Bad parenting with good intentions?

Dear Coming Through The Rye Staff,

Hello there. I am seeking help. I am a 14 year old teenager, and something quite catastrophic happened recently. Basically, I organized a timetable for my work, and my parents insisted that now is the time for them to check my work and give their opinion before GCSE (General Certificate of Secondary Education). I completely rebelled by arguing that they cannot enforce rules upon me when they know I am always on top of my work all the time and working hard. Furthermore, I feel violated when I hand the work in as if it is somebody else’s work. Hence, it is not a true representation of my ability. My dad says that if I do not accept the advice he will look for a state school for me to go to. Currently, I am fortunate enough to be in a private school. This topic really hurts me. Any and all advice is appreciated.



Dear Stephen,

Thank you for writing to us here at Coming Through The Rye. From what you’ve written us to how you write, I can tell that you’re an intelligent and hardworking student. When I was your age, I was struggling in school due to a severe video game addiction (seriously). Furthermore, I certainly didn’t have a timetable as you do or the writing skills you’ve acquired. And with your self-reflection skills and analytical abilities, you’re clearly wise beyond your years.

I have parents who are just like yours. My parents had me take instrument lessons, language lessons, summer classes, etc. So, when I say, “I know where you’re coming from”… I really do mean it. Now I know you’re intelligent and hardworking (and trust me when I say that you’re on the path to becoming a wonderful young man), but there exist lessons for which no book can teach you.  You’ve probably heard this before, but it deserves repeating. “Parents want nothing but the best for their children.”  This is one lesson that will take many years to learn and then, to internalize. Often, parents do or say something that doesn’t quite make sense… either to their own children or even to other adults. However, what matters and what is important to remember is that these parents, as well as your parents, they have good intentions. Don’t forget that, never forget that. The moment you start to forget is the moment the downward spiral begins – when the resentment forms and builds and second chances and forgiveness fades.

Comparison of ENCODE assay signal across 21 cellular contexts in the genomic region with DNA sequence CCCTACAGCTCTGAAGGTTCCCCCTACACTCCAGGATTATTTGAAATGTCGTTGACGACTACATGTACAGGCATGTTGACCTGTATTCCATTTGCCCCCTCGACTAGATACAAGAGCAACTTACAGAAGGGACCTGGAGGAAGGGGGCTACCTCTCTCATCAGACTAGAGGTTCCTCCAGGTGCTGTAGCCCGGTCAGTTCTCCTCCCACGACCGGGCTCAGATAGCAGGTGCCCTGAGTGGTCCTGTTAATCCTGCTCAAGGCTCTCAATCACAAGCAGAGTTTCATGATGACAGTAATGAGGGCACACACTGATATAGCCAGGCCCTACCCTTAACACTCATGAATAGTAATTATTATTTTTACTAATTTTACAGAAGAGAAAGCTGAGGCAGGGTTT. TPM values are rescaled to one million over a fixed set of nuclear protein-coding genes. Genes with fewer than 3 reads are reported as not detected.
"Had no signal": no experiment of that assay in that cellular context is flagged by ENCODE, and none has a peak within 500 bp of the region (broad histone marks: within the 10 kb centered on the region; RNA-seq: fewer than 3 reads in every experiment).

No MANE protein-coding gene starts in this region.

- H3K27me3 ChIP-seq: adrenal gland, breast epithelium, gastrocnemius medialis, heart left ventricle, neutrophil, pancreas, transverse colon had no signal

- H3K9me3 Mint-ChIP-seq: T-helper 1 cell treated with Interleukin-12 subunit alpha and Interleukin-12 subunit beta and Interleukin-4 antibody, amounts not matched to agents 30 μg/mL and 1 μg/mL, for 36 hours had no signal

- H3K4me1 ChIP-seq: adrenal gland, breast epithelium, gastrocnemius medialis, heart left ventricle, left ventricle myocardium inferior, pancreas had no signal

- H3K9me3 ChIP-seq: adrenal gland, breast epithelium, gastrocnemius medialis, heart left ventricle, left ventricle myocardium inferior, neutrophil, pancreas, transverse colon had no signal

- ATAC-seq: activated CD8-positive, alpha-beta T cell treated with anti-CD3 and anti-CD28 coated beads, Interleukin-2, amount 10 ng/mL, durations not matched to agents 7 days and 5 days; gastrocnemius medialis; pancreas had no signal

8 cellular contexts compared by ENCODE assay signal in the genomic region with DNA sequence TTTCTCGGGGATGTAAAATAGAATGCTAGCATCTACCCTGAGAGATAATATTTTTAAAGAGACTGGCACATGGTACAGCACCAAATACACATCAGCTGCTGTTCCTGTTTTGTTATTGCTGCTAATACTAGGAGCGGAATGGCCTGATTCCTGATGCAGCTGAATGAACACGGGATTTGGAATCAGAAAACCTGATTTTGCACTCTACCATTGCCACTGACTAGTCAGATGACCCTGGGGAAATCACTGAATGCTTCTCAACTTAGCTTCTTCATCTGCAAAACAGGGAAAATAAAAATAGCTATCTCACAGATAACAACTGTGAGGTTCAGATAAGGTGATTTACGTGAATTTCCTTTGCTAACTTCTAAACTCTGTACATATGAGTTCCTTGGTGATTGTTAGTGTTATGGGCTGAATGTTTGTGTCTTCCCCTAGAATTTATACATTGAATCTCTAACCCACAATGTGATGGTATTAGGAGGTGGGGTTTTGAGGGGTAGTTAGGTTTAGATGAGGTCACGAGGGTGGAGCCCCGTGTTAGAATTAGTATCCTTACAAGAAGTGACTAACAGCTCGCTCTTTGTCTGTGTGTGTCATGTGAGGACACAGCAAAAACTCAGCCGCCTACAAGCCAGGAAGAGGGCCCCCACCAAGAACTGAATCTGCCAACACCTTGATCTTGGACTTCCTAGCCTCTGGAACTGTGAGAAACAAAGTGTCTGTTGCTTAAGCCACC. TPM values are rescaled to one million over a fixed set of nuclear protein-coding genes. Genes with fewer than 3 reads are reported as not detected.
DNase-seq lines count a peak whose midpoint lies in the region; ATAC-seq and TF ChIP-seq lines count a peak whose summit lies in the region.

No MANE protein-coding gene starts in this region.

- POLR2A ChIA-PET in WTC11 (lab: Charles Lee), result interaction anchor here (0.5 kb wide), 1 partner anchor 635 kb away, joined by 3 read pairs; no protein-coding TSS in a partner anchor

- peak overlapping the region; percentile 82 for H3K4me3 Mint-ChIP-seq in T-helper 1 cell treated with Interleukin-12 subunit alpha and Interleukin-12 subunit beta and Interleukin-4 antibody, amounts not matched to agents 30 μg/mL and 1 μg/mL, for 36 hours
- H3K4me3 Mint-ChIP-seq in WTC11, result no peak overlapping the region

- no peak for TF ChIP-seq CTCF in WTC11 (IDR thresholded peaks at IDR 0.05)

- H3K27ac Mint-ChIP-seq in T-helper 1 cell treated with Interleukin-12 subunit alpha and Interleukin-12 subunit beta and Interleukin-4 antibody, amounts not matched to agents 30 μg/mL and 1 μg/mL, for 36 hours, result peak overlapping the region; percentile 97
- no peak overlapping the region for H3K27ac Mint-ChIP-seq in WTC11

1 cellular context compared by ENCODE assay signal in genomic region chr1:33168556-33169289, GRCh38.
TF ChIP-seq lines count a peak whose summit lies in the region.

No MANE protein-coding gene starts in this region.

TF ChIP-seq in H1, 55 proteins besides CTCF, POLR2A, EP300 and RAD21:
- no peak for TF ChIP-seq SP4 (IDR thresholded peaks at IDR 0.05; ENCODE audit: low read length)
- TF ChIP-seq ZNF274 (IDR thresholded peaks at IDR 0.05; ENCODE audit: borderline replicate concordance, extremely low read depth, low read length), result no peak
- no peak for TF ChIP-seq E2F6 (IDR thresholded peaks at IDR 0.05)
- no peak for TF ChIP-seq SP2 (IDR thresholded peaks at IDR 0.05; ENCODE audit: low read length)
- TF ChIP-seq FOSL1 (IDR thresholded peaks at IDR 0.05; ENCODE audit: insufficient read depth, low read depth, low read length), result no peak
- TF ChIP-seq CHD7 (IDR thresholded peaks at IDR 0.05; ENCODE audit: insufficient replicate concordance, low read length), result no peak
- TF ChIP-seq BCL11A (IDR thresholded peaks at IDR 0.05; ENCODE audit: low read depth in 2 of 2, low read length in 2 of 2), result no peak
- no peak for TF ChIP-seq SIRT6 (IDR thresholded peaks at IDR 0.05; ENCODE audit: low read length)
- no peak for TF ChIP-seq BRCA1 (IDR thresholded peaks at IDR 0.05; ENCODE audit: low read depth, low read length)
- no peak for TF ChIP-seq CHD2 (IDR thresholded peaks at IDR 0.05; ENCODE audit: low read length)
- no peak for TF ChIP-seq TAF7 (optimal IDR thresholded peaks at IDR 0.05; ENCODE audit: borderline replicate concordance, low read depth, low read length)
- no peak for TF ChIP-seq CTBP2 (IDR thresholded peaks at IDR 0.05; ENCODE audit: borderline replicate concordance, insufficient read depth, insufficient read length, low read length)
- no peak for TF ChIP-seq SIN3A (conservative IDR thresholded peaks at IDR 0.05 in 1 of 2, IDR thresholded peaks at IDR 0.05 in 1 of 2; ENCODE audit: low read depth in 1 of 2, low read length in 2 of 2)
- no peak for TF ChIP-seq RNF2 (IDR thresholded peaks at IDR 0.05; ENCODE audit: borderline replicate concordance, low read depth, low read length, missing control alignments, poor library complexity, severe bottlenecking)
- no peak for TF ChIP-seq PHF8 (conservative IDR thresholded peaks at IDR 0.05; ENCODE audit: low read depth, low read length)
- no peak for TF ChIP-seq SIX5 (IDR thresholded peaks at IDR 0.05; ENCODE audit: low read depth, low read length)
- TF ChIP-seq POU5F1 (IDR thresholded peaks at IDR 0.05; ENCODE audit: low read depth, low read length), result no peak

However, helicopter parenting (and threatening one’s child)? Well, that’s just bad parenting. Naturally, this raises the question, “What is good parenting?” Although a very interesting topic, at the moment, it is neither here nor there. There are many negatives or cons to helicopter parenting.  As plenty of research has shown, young adults who were helicopter parented are anxious, insecure, and incapable of coping with the demands of life.  So, despite the good intentions, helicopter parenting backfires and is actually counterproductive.

As for what you should do… well, it’s difficult to say. If your parents are anything like mine, they will always think that they’re right. What I think you should do is start a serious discussion with your parents (depending on the severity of the issue). However, don’t just wing it. Before you do, grab a pen and paper and gather evidence. Write down different examples that showcase how independent you are. For example, if you have a part-job babysitting or if you do chores around the house without being asked, write these down. Also google the research done on helicopter parenting. When you start the discussion, thank them for everything that they’ve done for you and tell them how much you appreciate it. Appeal to their emotions. Then bring these examples of independency up with your parents. They’ll see your reasoning and perhaps, stop helicopter parenting. Maybe after, tell them about the research on helicopter parenting. After that, tell them how you feel when they helicopter parent. And finally, reassure them that you’re not trying to cut them out entirely. Tell them you’ll always welcome their opinions, comments, or concerns. That’s all I can think of right now. Good luck Stephen.

I encourage you to add more to this dialogue.

Catching those before they fall and helping those who have fallen back up,


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